Explaining agricultural practices to someone not involved in agriculture can be challenging at times, but as a rule of thumb it is best to connect with your audience by finding common ground. I had an interesting conversation with my mom recently about misconceptions in agriculture where I did just that – found common ground.
Finding common ground
One of the misconceptions we discussed was how some argue that farmers are trying to hide something because they won’t let anyone and everyone onto their farm without any notice.
My mom is heavily involved in a dog rescue organization that has a 61-acre ranch where they care for the dogs and cats that are not in foster homes. As we began talking, she mentioned that the rescue ranch has the same issue with people accusing them of trying to hide things because they don’t allow just anyone onto the ranch for safety reasons.
To be clear, I am not saying that companion animals and farm animals are one in the same – they have entirely different purposes and needs. I’d just like to share the similarities regarding security measures to provide context that may help some understand why farms need to be secure.
It’s about security, not secrecy
One reason a lot of poultry and swine are raised indoors is to keep them safe from predators and disease. Farmers and the workers who are on the farms every day have to go through specific protocols to ensure they don’t accidentally bring pathogens onto the farm that would harm the livestock. These protocols may include wearing protective clothing and shoes and sometimes even showering in and out to remove any possible germs.
This level of security also helps to ensure that our food supply is abundant and safe. A current example would be avian influenza. This disease is carried by migratory birds (ex: geese traveling from the North) and is transmitted via loose feathers or droppings as they fly near a farm. As of today, there is no cure so if a person were to track feathers or dropping inside a barn and the flock became sick the flock would then have to be euthanized.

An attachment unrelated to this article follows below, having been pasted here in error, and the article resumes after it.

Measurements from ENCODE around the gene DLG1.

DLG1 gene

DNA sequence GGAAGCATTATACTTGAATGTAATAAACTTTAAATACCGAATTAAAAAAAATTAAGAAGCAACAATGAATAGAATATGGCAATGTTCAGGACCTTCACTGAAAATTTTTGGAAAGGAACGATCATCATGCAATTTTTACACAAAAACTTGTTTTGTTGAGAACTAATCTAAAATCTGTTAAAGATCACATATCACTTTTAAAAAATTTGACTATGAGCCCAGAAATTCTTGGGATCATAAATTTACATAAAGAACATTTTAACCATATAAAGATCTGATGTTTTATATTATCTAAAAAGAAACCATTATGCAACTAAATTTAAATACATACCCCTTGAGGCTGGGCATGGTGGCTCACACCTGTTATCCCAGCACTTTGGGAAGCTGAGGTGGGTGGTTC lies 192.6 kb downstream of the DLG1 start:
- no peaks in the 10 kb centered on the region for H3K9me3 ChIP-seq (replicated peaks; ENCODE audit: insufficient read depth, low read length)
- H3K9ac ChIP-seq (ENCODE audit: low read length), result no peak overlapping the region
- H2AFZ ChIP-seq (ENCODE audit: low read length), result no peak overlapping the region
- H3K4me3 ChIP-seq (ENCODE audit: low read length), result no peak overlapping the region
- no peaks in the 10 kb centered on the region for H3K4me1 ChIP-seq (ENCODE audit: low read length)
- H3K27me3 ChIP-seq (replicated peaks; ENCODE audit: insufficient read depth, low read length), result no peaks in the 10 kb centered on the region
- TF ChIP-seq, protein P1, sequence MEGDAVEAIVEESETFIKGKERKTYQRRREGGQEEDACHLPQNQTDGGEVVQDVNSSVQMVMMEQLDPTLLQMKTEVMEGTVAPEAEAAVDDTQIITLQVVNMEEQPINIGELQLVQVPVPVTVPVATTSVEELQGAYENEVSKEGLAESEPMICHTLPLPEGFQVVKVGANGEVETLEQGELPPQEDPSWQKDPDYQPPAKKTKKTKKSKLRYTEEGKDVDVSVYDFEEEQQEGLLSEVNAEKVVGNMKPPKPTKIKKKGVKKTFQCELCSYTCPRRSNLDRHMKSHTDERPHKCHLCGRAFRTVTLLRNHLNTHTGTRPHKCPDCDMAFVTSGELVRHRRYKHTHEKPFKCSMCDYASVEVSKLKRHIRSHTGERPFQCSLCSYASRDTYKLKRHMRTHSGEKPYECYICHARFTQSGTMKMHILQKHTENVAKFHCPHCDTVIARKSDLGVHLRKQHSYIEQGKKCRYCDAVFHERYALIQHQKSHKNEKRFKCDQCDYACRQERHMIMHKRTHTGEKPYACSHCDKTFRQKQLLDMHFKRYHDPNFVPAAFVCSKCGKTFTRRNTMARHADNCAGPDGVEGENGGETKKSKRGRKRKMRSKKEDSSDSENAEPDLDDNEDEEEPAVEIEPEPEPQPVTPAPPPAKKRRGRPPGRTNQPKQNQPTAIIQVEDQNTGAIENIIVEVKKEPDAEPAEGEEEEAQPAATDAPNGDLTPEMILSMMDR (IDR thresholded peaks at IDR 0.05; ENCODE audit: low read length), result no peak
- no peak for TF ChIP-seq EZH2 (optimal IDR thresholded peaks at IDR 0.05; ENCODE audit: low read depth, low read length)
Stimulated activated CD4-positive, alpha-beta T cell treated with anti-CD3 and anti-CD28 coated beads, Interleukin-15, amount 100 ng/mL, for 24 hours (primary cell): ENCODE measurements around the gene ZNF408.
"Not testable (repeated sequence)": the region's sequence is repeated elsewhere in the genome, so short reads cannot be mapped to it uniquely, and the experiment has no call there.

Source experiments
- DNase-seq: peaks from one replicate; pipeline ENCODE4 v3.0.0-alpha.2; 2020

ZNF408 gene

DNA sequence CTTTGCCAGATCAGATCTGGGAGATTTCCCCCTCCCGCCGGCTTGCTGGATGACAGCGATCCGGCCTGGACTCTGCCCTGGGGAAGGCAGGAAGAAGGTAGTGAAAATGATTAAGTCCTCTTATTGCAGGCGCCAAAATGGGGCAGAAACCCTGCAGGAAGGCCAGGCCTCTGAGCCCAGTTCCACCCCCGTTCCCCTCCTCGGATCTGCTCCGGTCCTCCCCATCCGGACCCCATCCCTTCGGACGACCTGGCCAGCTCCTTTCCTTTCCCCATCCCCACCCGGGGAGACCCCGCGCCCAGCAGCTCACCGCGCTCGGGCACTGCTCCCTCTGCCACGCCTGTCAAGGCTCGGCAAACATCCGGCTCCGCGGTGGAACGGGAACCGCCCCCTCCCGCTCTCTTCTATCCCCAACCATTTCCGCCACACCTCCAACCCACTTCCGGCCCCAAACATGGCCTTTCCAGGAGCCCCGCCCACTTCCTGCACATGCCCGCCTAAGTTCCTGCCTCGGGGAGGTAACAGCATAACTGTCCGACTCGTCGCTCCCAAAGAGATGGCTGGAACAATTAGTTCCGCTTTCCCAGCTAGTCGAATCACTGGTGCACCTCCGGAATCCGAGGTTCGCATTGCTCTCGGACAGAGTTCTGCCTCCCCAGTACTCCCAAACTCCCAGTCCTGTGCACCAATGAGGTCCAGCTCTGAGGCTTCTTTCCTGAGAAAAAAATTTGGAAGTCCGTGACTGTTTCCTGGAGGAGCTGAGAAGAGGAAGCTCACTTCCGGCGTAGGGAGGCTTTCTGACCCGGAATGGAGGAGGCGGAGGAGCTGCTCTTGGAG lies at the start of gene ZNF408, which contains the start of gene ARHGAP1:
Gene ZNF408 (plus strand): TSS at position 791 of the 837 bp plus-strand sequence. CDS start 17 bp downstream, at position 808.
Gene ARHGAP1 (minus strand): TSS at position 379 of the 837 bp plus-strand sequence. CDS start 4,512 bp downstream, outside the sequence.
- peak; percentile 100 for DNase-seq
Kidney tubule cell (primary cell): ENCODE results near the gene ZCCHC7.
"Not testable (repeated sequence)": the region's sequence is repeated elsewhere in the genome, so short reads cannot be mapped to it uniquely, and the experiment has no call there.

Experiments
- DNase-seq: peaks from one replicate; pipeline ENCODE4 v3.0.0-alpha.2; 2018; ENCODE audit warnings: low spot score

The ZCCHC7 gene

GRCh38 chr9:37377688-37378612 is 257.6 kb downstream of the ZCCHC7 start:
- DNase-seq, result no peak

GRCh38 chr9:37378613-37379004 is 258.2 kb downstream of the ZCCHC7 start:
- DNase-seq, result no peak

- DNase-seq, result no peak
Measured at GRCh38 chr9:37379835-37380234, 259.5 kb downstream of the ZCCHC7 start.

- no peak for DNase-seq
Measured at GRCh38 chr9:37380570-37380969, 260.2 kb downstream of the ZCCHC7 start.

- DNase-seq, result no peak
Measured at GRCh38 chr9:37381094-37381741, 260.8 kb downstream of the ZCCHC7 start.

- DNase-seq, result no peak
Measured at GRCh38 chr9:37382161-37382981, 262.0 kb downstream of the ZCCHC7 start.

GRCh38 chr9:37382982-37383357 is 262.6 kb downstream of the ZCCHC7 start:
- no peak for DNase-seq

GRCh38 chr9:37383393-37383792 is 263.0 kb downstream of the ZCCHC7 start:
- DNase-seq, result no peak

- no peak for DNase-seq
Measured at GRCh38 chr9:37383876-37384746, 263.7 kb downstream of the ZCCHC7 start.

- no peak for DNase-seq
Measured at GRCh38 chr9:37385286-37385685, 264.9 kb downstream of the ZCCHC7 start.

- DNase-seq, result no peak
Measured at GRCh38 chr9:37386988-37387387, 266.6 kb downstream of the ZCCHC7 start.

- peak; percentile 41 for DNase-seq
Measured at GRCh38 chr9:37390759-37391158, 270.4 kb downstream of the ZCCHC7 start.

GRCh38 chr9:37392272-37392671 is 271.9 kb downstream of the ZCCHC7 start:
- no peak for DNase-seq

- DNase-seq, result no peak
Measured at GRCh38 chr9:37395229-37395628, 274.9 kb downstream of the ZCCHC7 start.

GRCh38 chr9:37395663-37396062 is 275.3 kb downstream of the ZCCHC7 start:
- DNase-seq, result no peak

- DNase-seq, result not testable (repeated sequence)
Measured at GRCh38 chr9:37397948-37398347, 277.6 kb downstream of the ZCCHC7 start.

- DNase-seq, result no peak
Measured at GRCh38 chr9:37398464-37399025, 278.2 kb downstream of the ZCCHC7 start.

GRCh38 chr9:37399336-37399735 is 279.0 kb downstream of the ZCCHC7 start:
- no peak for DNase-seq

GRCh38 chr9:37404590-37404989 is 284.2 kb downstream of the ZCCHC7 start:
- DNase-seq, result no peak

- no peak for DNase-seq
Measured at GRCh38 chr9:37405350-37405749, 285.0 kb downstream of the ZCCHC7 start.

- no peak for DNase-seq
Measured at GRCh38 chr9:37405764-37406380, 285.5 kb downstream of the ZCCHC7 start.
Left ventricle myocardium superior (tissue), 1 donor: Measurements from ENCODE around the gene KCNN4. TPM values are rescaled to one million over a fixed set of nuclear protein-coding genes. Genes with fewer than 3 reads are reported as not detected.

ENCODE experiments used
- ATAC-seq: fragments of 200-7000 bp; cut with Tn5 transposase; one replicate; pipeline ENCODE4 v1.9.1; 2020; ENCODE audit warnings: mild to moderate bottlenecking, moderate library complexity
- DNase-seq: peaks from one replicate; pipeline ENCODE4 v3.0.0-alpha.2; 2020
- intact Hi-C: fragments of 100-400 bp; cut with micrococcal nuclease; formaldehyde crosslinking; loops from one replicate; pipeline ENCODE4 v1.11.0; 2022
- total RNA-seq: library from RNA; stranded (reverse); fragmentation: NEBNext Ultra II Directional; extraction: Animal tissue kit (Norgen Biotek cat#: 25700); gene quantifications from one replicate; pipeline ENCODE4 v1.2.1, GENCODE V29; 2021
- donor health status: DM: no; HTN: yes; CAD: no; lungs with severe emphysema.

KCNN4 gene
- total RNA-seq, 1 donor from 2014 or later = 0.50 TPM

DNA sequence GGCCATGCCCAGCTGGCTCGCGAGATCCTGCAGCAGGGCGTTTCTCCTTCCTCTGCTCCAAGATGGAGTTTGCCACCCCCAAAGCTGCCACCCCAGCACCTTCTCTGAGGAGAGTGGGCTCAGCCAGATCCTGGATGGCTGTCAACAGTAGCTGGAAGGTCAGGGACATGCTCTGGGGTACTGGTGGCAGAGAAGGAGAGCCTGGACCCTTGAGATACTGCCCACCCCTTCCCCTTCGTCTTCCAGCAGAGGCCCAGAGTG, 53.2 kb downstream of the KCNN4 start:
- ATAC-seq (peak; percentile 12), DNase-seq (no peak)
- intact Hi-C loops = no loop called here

One reason the rescue won’t allow many visitors is to keep the dogs and cats safe from people accidentally opening gates and letting dogs loose or coming in contact with an aggressive dog. It is for the animals’ safety, but also your own safety.
Have you ever met a temperamental dog? Well how would you like to meet a temperamental, 1,400-pound cow?
Children are taught to ask an owner permission before they pet their dog – this helps to ensure the child’s safety in case the dog doesn’t like children or strangers. Well, some livestock can be temperamental and if you don’t work with the livestock every day, you may not know how to correctly approach the animal without spooking it and the last thing you want to do is make a 1,400-pound cow angry.
Property and privacy
Another thing I think a lot of people seem to forget when they want to walk up to a farm is that not only do farmers work on their farms, but the majority also live on the same property. So when you’re on their farm, you are also at their home. But, just because it is also their home it doesn’t make it any less of a business.
The dog ranch is also an operating business and if someone shows up wanting to visit all the animals, it can disrupt the workers from caring for the dogs because now they have to address the visitor.
As I made these connections with my mom about how farms need to be secure for basically the same reason the dog ranch needs to be secure, I could tell she began to understand because she already understood half of the conversation as it related to something she was already informed about. If you are having difficulty getting a message across about agriculture, meet someone half way. Listen and understand their side of the story – it may help you tell yours.
All posts are the opinion of the author and do not necessarily represent the view of the Animal Ag Alliance.